Peace Garden: Every Afghan Has a Name, War Is Not a Video Game; Ground the DronesPeace Garden: Every Afghan Has a Name, War Is Not a Video Game; Ground the Drones

“We created a gateway and peace garden at RAF Waddington in order to make a way for other people of peace to do their civic and moral duty and disarm these drones.”

Wardak Nightmares

by Jake Donaldson

Jake, some of the Afghan Peace Volunteers, and several people living in a refugee camp in Kabul: They fled from violence in Wardak province.Jake, some of the Afghan Peace Volunteers, and several people living in a refugee camp in Kabul: They fled from violence in Wardak province.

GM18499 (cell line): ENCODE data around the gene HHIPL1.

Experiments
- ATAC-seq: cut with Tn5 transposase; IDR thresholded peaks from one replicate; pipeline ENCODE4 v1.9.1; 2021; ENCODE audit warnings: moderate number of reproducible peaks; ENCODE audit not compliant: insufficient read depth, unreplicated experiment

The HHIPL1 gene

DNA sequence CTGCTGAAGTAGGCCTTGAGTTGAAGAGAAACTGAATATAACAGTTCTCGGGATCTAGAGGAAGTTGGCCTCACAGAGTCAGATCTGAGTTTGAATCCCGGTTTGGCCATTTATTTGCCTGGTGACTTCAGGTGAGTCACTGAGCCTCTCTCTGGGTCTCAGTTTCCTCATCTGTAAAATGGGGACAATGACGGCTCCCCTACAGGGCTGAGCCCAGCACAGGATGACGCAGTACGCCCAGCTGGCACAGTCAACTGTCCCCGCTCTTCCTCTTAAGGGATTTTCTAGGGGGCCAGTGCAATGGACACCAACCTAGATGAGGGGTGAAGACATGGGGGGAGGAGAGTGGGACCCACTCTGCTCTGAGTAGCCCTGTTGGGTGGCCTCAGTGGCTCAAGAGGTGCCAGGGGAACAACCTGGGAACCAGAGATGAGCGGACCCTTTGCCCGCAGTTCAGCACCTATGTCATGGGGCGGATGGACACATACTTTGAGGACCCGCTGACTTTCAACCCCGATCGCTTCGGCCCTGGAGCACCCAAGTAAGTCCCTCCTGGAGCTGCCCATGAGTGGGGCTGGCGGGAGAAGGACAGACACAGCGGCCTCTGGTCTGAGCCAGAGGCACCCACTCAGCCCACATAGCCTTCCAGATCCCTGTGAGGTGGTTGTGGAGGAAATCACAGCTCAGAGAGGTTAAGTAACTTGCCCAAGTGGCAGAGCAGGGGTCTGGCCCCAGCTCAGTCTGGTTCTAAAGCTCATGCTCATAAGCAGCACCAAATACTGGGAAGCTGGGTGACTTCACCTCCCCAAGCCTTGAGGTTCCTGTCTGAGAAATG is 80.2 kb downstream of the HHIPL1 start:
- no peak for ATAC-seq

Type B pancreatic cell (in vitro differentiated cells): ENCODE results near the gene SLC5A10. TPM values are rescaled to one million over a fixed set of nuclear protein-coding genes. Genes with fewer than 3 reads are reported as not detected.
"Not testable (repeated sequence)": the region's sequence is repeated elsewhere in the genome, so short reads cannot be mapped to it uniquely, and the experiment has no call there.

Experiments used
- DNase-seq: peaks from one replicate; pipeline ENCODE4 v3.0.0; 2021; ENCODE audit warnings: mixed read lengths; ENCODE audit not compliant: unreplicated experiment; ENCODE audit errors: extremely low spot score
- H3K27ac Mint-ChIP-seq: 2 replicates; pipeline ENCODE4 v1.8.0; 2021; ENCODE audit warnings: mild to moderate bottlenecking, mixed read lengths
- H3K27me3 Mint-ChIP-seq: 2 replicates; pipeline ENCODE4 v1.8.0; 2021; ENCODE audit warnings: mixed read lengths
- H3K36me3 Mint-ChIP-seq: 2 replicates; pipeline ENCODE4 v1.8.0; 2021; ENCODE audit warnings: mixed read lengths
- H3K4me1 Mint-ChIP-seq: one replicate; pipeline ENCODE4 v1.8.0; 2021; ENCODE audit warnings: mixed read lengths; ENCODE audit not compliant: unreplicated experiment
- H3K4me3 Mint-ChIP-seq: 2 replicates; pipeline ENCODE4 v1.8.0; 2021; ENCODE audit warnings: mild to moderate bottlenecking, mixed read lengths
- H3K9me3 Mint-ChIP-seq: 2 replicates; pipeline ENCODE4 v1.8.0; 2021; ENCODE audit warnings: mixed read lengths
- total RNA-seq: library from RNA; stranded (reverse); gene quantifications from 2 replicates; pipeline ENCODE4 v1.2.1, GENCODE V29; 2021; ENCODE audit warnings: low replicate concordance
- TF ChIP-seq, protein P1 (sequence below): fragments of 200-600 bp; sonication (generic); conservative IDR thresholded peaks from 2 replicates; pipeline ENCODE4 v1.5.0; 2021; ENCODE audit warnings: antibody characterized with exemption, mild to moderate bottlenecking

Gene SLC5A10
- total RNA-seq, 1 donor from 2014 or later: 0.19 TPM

“I have so many things to say to you,” he started. “So many stories. I don’t know where to begin.” He was choked up already, eyes red and swollen, and I could almost see the lump in his throat. “My own sister was killed in the war. But that is not what angered me the most. I am most angry about losing my cousin. He had a wife and two small children, and now that he is gone, they have no one to care for them.”

Thanking Bradley Manning

  Afghan Peace Volunteers thank Bradley Manning Afghan Peace Volunteers thank Bradley Manning

May 29, 2013